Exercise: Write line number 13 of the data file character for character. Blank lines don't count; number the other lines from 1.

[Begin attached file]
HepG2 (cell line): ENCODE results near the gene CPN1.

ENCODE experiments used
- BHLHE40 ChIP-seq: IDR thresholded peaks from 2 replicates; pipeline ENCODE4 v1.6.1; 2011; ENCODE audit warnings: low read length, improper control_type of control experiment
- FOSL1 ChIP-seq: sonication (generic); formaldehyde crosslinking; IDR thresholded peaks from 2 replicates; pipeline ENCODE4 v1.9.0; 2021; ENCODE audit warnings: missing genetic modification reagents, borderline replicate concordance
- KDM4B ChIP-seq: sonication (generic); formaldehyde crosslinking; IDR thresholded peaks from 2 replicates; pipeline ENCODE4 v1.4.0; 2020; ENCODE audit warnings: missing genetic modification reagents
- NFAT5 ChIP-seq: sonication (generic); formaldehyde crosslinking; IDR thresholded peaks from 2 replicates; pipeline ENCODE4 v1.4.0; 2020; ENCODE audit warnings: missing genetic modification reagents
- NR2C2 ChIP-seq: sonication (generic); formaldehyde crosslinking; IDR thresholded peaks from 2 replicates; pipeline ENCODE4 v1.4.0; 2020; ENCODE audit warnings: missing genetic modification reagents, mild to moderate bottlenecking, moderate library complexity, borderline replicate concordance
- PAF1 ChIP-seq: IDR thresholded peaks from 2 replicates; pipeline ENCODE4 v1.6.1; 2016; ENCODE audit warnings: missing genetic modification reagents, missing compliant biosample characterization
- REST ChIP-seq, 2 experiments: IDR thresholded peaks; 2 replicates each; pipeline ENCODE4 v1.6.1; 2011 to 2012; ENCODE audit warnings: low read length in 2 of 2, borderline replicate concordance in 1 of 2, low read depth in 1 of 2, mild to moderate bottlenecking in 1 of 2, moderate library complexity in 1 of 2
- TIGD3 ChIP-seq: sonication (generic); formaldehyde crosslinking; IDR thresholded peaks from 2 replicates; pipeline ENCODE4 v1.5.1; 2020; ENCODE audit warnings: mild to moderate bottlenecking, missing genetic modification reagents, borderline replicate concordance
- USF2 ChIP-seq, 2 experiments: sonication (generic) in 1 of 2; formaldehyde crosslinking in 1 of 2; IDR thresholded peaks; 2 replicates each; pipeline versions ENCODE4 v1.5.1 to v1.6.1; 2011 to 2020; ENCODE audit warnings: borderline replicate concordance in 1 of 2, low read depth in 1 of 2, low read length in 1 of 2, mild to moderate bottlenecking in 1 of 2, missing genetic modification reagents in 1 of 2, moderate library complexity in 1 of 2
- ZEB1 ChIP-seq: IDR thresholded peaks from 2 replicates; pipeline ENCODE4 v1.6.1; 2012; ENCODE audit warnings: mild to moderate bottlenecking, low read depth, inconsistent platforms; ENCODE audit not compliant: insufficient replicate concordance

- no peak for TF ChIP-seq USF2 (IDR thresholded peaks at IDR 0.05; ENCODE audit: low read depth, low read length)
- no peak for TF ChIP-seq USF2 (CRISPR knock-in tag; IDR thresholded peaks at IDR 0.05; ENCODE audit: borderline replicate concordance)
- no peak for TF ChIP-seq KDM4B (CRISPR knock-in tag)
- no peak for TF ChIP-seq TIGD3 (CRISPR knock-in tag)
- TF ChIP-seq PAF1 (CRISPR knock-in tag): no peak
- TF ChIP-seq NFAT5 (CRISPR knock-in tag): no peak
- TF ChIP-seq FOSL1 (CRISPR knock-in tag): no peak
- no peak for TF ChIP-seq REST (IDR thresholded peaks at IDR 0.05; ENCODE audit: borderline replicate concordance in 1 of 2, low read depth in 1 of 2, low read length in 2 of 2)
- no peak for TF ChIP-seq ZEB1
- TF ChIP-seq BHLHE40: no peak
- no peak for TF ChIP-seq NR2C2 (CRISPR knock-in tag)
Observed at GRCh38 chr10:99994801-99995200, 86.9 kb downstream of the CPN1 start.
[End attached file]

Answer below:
- no peak for TF ChIP-seq USF2 (IDR thresholded peaks at IDR 0.05; ENCODE audit: low read depth, low read length)